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Nov 1, 201309:28 AM
Joie d'Eve

Living, loving, laughing, and learning in the new New Orleans

Remembering November

Halloween was a crazy blur.

I have been caught in a crazy Halloween whirlwind this year – a Halloween party at Ruby’s school, a bake sale (candy corn cupcakes), two costumes for the kids, a Halloween party with Georgia’s play group, a last-minute costume thrown together for my work, Halloween cupcakes for Ruby’s class party (witches’ hats), trick-or-treating in the rain. I was so busy that I forgot to eat lunch one day. I was so busy I forgot to buy milk at the store and had to beg my upstairs neighbor to spare a cup for Ruby. I was so busy I forgot it was about to be November.

Forgetting to eat lunch was bad; I came home at 5 and immediately ate whatever was handy, which, because I have a toddler and a 6-year-old, was Cheerios, Cheddar Bunnies, and several spoonfuls of peanut butter. (Plus a glass of wine because wine is always part of a balanced diet.)

Forgetting to buy milk was worse. My husband was pissed because he wanted milk for his morning iced coffee, but I can live with that; it was Ruby literally crying for milk that made me feel like a completely crap mother. (For the record, she was not starving. She was just cranky. If I had had milk, she would have wanted juice or chamomile tea. But still.)

Forgetting it was about to be November, though, was actually a good thing. November depresses me. My sister’s birthday was Nov. 16, and I never know how to commemorate it. When she was alive, the celebration consisted of an awkward phone call and, sometimes, if I had my shit together enough, a shoebox of homemade chocolate-cherry fudge that I’d FedEx to her in Florida. After she died, I had no idea what to do.

The first year, I cried a little bit and had lunch with my dad and dragged some friends out for dinner to Ye Olde College Inn, her favorite restaurant, where I drank too much and got all maudlin. The next year, I was pregnant and sick and didn’t mark the occasion in any real way, and last year, I tried to do College Inn again but just couldn’t get out the door with the baby in tow.

I always talk to my dad on her birthday, but our conversations don’t go anywhere.

Dad: “So, you know what day it is.”

Me: “Yeah. Here it is again.”

Dad: “Yeah.”

Me: “Yeah.”

We’re both haunted by the fact that we mourn her but don’t really miss her. And so we spin our wheels, sad but aimlessly so. There is sadness that can bond you together. There is sadness that can galvanize you into action. There is passionate, cathartic sadness. This isn’t that. This is just useless sad sadness: sadness at her death and sadness at her life and sadness at our respective failures to save her and all of it overlain with a thick pall of guilt.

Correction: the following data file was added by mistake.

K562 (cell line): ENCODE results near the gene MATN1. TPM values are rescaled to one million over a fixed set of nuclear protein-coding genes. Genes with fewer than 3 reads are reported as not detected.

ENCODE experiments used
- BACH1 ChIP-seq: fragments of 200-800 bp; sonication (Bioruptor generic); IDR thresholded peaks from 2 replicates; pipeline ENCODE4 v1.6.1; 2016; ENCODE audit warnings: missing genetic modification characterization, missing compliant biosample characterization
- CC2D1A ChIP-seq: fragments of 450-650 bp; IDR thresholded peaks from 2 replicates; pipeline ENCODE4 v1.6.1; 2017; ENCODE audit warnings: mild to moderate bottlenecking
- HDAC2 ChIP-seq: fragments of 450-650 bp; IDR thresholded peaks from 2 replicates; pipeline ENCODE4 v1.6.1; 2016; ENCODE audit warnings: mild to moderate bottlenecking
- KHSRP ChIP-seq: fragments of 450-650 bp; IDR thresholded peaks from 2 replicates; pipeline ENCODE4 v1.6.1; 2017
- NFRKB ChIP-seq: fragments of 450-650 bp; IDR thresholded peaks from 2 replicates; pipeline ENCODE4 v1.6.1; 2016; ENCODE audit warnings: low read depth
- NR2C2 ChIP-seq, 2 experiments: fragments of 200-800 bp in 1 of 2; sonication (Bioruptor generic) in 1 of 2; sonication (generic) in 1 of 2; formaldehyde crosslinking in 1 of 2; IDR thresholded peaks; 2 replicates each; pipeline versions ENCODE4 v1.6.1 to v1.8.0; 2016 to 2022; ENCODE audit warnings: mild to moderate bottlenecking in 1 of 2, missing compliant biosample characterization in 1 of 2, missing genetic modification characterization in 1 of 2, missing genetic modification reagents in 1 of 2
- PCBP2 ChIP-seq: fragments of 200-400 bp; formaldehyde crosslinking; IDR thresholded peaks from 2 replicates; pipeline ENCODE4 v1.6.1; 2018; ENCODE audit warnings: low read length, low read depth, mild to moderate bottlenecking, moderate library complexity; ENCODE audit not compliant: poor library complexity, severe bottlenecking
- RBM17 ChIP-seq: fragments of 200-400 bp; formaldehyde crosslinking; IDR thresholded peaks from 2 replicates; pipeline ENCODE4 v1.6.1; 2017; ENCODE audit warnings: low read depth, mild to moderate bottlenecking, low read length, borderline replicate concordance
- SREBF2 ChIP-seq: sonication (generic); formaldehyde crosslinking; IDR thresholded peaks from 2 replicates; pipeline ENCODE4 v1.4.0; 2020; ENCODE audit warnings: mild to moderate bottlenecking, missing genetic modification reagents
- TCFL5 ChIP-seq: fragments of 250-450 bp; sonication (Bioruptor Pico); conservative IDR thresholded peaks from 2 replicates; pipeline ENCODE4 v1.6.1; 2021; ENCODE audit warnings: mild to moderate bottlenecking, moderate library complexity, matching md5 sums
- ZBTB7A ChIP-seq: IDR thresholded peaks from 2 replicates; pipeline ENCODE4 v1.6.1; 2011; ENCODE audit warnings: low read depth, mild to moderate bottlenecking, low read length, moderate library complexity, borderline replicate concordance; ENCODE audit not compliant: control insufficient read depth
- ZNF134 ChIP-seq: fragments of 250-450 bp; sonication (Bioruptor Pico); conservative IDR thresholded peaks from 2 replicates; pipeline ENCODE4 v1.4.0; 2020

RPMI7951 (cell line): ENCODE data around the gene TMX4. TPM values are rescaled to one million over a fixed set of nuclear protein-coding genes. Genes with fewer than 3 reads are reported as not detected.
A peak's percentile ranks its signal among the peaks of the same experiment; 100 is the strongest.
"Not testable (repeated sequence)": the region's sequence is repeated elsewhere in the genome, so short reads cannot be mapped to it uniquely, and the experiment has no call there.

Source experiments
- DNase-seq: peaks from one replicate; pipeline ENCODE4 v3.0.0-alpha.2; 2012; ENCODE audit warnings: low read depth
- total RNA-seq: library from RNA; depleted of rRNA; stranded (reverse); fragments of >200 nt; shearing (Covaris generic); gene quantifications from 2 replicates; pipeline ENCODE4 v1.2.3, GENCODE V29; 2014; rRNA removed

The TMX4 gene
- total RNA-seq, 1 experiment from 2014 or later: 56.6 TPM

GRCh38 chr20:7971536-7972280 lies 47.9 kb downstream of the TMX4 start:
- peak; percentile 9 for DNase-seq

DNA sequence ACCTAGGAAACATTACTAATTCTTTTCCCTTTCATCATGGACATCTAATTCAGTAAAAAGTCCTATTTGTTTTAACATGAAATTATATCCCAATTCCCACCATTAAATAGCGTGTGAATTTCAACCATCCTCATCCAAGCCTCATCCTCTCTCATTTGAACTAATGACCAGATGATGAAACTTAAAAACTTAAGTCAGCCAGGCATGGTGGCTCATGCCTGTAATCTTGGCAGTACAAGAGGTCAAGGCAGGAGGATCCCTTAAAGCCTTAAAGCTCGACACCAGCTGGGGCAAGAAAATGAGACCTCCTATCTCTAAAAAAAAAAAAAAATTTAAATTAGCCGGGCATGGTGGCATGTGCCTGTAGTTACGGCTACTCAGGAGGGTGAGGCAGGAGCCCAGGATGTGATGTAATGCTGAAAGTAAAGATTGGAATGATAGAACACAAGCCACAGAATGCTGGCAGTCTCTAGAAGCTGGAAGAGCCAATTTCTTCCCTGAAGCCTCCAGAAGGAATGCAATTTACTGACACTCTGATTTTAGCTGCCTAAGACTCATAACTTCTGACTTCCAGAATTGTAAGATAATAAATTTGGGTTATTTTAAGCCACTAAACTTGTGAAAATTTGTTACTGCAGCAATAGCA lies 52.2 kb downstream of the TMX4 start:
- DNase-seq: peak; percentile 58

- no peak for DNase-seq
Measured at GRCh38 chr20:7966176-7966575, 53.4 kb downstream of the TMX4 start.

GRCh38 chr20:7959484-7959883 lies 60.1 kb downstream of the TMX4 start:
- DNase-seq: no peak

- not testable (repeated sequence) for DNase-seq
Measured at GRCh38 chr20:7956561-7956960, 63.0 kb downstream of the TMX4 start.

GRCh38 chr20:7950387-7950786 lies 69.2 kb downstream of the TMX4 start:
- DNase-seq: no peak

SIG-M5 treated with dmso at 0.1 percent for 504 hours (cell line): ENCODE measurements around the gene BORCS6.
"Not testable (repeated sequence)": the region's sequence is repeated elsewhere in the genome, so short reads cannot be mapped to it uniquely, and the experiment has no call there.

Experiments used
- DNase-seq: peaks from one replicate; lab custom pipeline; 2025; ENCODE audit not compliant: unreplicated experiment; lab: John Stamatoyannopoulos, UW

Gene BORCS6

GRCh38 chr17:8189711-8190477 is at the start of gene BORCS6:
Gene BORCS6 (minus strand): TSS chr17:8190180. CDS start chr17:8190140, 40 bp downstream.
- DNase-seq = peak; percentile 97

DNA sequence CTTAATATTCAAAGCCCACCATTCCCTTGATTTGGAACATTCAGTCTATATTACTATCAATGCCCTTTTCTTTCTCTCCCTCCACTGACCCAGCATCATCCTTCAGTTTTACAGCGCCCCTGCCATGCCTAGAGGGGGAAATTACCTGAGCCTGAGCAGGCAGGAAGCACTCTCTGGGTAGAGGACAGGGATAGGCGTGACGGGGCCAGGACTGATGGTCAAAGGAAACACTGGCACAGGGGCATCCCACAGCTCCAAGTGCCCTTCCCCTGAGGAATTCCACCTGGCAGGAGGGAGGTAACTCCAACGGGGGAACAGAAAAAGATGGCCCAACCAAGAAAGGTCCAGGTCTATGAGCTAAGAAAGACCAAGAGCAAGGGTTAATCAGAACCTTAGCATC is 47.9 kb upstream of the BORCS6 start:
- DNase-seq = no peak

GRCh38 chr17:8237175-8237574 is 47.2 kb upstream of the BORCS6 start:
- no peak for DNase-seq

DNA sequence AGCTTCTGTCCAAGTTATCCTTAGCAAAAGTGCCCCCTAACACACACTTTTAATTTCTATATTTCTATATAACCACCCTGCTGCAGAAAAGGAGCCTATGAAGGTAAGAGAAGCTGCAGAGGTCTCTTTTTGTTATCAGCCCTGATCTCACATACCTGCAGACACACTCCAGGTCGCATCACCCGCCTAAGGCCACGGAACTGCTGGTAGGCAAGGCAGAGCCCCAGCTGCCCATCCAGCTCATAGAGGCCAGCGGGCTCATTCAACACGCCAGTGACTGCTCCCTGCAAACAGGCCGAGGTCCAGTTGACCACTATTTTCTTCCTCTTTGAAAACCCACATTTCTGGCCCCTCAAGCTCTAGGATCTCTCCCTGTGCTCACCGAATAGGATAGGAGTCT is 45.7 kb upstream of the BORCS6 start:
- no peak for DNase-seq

It sounds crazy to say I wish I felt worse, but I almost do. I wish I had more memories, more traditions. I wish I had some way to celebrate her and more people to celebrate her with. But instead it’s just the same phone call with my dad. “Yeah.” “Yeah.”

I have written before about how I will always remember her on Beaujolais Day, and that’s true. It wasn’t her favorite wine (is it anyone’s favorite wine? Tim McNally, weigh in), but we split a bottle the last time I saw her, and that memory, of us staying up too late and drinking and giggling like the sisters we were but rarely felt like … that is probably my favorite memory I have of her, of us, certainly of us as adults.

But her birthday still just leaves me floundering, without even so much as a grave to put flowers on and no clear outlet for feelings I can’t even quite define.

I want to plan something this year, mark her life in some way, make some good come out of the whole thing. I want to rustle up some passion and some outrage. I want to do more than eat gravy-soaked veal and get drunk. But honestly? I can’t even remember to eat lunch. I can’t even remember to buy milk. How on earth am I going to find the time to grieve?

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Joie d'Eve

Living, loving, laughing, and learning in the new New Orleans


        Eve is further proof, if any is needed, that New Orleans girls can never escape the city. After living here since the age of 3 and graduating from Ben Franklin High School, Eve moved to Columbia, Mo., where she received bachelor’s and master’s degrees from the Missouri School of Journalism and became truly, unhealthily obsessed with grammar.She had originally intended to strike out to New York City and work in the cutthroat magazine industry there, but after Katrina, Eve felt a strong pull to return home, to her roots, her family, her waterlogged and struggling city – and a much more forgiving work atmosphere that would allow her to skip a routine of everyday makeup and size 0 designer label business suits and enjoy the occasional cocktail or three with an absurdly fattening lunch. She moved back home in January 2008 and lives in Mid-City with her two daughters, Ruby and Georgia; her stepson, Elliot; and her husband, Robert Peyton.Eve blogs about the joys and struggles of living in post-Katrina New Orleans, the unique problems and delights of raising a child in such a diverse and challenging city – including her experiences with the public education system – and her always entertaining and extremely colorful family.Eve has won numerous writing awards, including the Pirates Alley Faulkner Society Gold Medal, the Society of Professional Journalists Mark of Excellence award for column-writing and Press Club of New Orleans awards for her Editor’s Note in New Orleans Homes & Lifestyles and for this blog, most recently winning the award for "Best Feature Affiliated Blog."She welcomes comments, advice, empty flattery, recipes, drink invitations and – most especially – grammatical or linguistic debates.




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